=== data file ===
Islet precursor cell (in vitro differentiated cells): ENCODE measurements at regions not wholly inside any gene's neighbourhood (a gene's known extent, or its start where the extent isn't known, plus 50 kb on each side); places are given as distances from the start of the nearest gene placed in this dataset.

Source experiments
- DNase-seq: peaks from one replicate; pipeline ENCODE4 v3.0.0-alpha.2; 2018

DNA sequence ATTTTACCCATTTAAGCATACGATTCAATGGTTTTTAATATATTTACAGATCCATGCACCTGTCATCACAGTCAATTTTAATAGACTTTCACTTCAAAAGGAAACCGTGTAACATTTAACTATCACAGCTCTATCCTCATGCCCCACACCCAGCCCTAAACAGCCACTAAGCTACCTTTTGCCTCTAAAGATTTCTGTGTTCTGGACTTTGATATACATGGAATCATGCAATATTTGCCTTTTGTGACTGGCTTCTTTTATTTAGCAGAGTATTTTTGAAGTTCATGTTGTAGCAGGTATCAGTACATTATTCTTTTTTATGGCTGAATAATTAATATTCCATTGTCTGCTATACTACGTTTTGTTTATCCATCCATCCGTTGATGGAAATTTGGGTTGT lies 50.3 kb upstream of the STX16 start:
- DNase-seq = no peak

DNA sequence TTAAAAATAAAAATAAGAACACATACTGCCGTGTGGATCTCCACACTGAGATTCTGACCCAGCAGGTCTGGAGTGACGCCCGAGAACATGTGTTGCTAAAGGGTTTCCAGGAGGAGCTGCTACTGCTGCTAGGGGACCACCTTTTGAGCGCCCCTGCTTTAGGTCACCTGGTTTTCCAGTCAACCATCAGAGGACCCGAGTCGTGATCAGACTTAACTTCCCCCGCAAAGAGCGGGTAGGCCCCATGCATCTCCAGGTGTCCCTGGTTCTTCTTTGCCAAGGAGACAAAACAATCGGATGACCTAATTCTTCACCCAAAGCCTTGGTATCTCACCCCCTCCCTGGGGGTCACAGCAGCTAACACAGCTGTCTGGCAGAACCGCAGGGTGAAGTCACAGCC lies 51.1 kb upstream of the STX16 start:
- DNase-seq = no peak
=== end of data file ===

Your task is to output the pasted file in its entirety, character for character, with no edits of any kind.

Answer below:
Islet precursor cell (in vitro differentiated cells): ENCODE measurements at regions not wholly inside any gene's neighbourhood (a gene's known extent, or its start where the extent isn't known, plus 50 kb on each side); places are given as distances from the start of the nearest gene placed in this dataset.

Source experiments
- DNase-seq: peaks from one replicate; pipeline ENCODE4 v3.0.0-alpha.2; 2018

DNA sequence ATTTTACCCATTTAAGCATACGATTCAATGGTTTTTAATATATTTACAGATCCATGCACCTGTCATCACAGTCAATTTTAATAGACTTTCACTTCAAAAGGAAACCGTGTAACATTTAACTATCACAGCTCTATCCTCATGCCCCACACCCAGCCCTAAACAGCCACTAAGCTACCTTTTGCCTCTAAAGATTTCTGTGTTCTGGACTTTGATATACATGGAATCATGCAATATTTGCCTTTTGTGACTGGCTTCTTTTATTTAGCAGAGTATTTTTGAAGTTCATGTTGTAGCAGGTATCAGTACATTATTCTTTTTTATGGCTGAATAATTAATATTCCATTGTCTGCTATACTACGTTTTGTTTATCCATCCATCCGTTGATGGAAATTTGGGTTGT lies 50.3 kb upstream of the STX16 start:
- DNase-seq = no peak

DNA sequence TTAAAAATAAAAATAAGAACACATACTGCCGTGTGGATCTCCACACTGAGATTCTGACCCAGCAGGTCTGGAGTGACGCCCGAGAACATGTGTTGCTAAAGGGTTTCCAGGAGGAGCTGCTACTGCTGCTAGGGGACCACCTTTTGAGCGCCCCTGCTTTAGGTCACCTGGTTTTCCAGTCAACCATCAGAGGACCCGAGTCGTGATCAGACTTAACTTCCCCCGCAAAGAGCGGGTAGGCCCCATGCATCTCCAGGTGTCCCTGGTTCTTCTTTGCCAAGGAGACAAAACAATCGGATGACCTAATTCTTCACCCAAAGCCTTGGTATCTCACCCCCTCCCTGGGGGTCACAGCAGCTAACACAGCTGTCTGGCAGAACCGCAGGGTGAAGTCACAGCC lies 51.1 kb upstream of the STX16 start:
- DNase-seq = no peak